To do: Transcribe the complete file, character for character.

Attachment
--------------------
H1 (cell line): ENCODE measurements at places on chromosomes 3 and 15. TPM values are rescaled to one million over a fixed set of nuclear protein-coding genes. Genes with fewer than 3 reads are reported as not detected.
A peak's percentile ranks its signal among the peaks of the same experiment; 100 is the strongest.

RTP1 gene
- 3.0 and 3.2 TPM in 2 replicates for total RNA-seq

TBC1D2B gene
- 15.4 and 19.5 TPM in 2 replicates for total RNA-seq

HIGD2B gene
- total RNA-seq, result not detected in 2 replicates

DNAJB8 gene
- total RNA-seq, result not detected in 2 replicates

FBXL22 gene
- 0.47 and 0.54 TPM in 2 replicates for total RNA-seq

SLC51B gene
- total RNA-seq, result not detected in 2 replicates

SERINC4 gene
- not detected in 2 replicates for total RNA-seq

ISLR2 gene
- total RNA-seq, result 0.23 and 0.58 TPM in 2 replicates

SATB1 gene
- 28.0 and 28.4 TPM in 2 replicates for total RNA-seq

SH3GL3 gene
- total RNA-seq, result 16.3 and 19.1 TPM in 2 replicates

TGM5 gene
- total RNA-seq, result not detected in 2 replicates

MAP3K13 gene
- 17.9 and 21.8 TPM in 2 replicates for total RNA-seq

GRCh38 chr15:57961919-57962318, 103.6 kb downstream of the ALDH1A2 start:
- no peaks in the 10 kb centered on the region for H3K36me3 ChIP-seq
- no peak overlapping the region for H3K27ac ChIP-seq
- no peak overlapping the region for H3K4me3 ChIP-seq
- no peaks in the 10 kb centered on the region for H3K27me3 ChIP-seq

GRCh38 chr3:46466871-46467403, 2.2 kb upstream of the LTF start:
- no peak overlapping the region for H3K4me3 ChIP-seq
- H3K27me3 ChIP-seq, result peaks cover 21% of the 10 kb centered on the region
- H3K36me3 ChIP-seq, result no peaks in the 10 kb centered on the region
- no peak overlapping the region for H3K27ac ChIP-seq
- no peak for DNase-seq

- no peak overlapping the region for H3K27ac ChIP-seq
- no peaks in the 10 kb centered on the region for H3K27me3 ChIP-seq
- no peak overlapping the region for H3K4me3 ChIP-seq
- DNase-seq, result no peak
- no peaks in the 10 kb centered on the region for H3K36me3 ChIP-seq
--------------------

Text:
H1 (cell line): ENCODE measurements at places on chromosomes 3 and 15. TPM values are rescaled to one million over a fixed set of nuclear protein-coding genes. Genes with fewer than 3 reads are reported as not detected.
A peak's percentile ranks its signal among the peaks of the same experiment; 100 is the strongest.

RTP1 gene
- 3.0 and 3.2 TPM in 2 replicates for total RNA-seq

TBC1D2B gene
- 15.4 and 19.5 TPM in 2 replicates for total RNA-seq

HIGD2B gene
- total RNA-seq, result not detected in 2 replicates

DNAJB8 gene
- total RNA-seq, result not detected in 2 replicates

FBXL22 gene
- 0.47 and 0.54 TPM in 2 replicates for total RNA-seq

SLC51B gene
- total RNA-seq, result not detected in 2 replicates

SERINC4 gene
- not detected in 2 replicates for total RNA-seq

ISLR2 gene
- total RNA-seq, result 0.23 and 0.58 TPM in 2 replicates

SATB1 gene
- 28.0 and 28.4 TPM in 2 replicates for total RNA-seq

SH3GL3 gene
- total RNA-seq, result 16.3 and 19.1 TPM in 2 replicates

TGM5 gene
- total RNA-seq, result not detected in 2 replicates

MAP3K13 gene
- 17.9 and 21.8 TPM in 2 replicates for total RNA-seq

GRCh38 chr15:57961919-57962318, 103.6 kb downstream of the ALDH1A2 start:
- no peaks in the 10 kb centered on the region for H3K36me3 ChIP-seq
- no peak overlapping the region for H3K27ac ChIP-seq
- no peak overlapping the region for H3K4me3 ChIP-seq
- no peaks in the 10 kb centered on the region for H3K27me3 ChIP-seq

GRCh38 chr3:46466871-46467403, 2.2 kb upstream of the LTF start:
- no peak overlapping the region for H3K4me3 ChIP-seq
- H3K27me3 ChIP-seq, result peaks cover 21% of the 10 kb centered on the region
- H3K36me3 ChIP-seq, result no peaks in the 10 kb centered on the region
- no peak overlapping the region for H3K27ac ChIP-seq
- no peak for DNase-seq

- no peak overlapping the region for H3K27ac ChIP-seq
- no peaks in the 10 kb centered on the region for H3K27me3 ChIP-seq
- no peak overlapping the region for H3K4me3 ChIP-seq
- DNase-seq, result no peak
- no peaks in the 10 kb centered on the region for H3K36me3 ChIP-seq